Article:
From the Harvest of Tourist dollars to the Harvest of Food for the Table - Steinbeck Country - CycleBlaze

April 25, 2022

From the Harvest of Tourist dollars to the Harvest of Food for the Table

Pacific Grove to Salinas

Monterey Goose Family
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Today was quite short but it puts us in position for the run up the Salinas Valley. The weather is cool in the morning, warming up to the mid to high 60’s, so we weren’t in a hurry to get out early. We woke up and leisurely wandered to the edge of downtown Pacific Grove to Toasties, our current fave breakfast spot. There I had my usual pre-ride breakfast, coffee-lots of it-and a couple of scrambled eggs. When I ordered the waitress looked at me kind of incredulously and actually said, “is that all?” Kind of rude, I thought, especially since Jim more than made up for my skimpy order with his French Toast Special with bacon and an extra order of potatoes. Anyway, the food was good and we returned to the house to pack the bikes. 

There I discovered I forgot to bring a hair comb and Jim realized he forgot his bike pack cargo net. I should be able to buy a comb easily at a drug or convenience store but Jim’s item is a little tougher to find. But without it, he has no way to carry his off-bike crocs. However it worked out since I was able to bungee his crocs onto the top of my rack. 

So we finally took off down the hill towards the bay. Pacific Grove was fully awake now and there were many locals and tourists wandering about, looking for breakfast, walking their dogs or just getting some exercise. 

We initially wound about the streets a bit to find two houses once occupied by John Steinbeck. The first one, on 11th St., is now occupied by his gran-niece, according to a neighbor who happened to be a cyclist and came over to say hello when he saw our packed and heavy steeds. The second one is an adobe structure that apparently Steinbeck coveted from the time he was a teenager and eventually bought-it is now called the Lara-Soto Adobe and it is part of the Middlebury Institute of International Studies. 

We then rode slowly down the bike trail along side the Bay through Monterey, dodging tourists, an occasional “unhoused” individual, and a pair of geese with 3 adorable goslings. Eventually we left town behind and rode through the dunes of Fort Ord, now a state park.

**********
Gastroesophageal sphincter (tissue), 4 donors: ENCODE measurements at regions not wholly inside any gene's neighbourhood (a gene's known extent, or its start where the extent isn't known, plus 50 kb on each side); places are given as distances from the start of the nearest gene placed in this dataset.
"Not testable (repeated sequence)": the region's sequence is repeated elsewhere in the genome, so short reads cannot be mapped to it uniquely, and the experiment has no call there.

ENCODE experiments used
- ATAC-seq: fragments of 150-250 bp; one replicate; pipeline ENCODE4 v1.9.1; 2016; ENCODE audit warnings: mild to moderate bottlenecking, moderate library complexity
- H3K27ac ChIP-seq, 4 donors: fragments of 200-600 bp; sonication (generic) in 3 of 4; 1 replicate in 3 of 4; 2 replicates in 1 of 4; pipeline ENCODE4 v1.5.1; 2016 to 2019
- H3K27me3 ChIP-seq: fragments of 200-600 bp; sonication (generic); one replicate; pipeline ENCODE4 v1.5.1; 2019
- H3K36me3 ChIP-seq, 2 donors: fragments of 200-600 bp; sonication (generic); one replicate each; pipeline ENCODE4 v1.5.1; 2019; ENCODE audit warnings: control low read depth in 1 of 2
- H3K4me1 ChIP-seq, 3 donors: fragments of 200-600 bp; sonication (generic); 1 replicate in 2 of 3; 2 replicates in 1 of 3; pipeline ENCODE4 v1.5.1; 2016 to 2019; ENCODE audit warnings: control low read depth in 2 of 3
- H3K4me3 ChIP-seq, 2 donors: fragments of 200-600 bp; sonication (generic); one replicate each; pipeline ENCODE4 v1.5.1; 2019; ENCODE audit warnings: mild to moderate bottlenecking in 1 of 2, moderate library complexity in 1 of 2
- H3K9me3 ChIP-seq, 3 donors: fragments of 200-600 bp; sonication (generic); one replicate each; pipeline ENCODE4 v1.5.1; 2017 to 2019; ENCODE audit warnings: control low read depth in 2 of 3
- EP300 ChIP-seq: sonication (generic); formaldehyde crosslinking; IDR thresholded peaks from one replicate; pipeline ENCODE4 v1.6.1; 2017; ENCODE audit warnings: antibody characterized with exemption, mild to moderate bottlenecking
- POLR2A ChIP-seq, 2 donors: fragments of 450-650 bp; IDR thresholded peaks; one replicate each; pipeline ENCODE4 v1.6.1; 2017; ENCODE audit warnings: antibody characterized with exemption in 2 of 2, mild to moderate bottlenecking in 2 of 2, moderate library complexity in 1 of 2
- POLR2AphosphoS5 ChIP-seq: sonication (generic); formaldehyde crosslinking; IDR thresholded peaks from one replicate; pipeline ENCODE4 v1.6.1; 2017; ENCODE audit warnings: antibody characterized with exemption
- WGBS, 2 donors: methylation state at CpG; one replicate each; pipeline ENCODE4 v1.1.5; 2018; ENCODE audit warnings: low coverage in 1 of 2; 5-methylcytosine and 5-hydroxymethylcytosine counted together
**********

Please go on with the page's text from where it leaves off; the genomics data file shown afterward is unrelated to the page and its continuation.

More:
About 15 miles in we left the bike path and turned away from the Bay. Here, what used to be Fort Ord is now California State University Monterey. It appeared to be a fairly small campus with very nice, new facilities. 

Beyond the university the traffic picked up as we transitioned into the Salinas Valley and into working farmland. We saw fields containing artichokes, cauliflower, strawberries and some other kind of berry that we didn’t identify. Since it was close to noon, many of the farm workers were taking lunch breaks in the shade adjacent to trailers in the fields. 

Eventually we came to the outskirts of Salinas and turned away from the farm traffic into a subdivision and followed this road towards downtown Salinas. We rode right by and had hoped to eat lunch at The Steinbeck House, which is a restaurant in the house that John Steinbeck grew up in, but it is closed on Mondays, and today is Monday. So we ate lunch at Dubber’s Sports Bar in the heart of downtown Salinas. 

To me, Salinas appeared to be a nice working town. And so far, the food was decent. However, one of Jim’s law school classmates lives here and when Jim consulted her for motel and restaurant recommendations, she said there wasn’t anything good here. She said Salinas wasn’t a town people went to, that it couldn’t compete with Carmel or the Monterey peninsula and didn’t try. That it was the sort of town that people wind up in when they run out of time, or when they got tired and needed to find a motel. She suggested trying “one of the chains along the highway.” And she said she went out of town for restaurants. So with that glowing recommendation Jim booked us at a Quality Inn alongside Hwy 101. It turned out to be a typical Quality Inn, with clean but very basic rooms. The bed feels comfy and apparently there is some sort of breakfast service in the morning. All the surrounding restaurants are either fast food or Mexican-we are eating Mexican tonight and possibly for the next 2 nights as well. 

11th St. Steinbeck house, Pacific Grove
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Our trusty, heavy steeds
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Kelly IniguezI see Genny has a handlebar bag now! Tell us a little about your bikes - there's never too many bike details.
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1 year ago
Genny FoxThe handlebar bag in question is new-it is made by Po-Campo and just velcros to the bars. Doubles as a small purse and is allegedly waterproof.
Both bikes are titanium Habaneros with an eclectic assortment of components; 3X10 Shimano drivetrains; Jim is running 26” wheels; Genny loves her 650B wheels; both have 42mm Rene Herse Endurance casing Babyshoe Pass tires-we run them soft and comfy. Genny is using Arkel Drylite panniers and Jim is using Arkel Dolphin front panniers on the back. The racks are Tubus titanium versions of the classic
Logo rack that we picked up on a close-out sale.
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1 year ago
Lara-Soto Adobe
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Kelly IniguezI remember seeing that jacket way, way at the top of Cottonwood Pass!
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1 year ago
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Monterey Bay
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The Steinbeck House, Salinas, now a restaurant. Closed on Mondays:(
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Today's ride: 24 miles (39 km)
Total: 24 miles (39 km)

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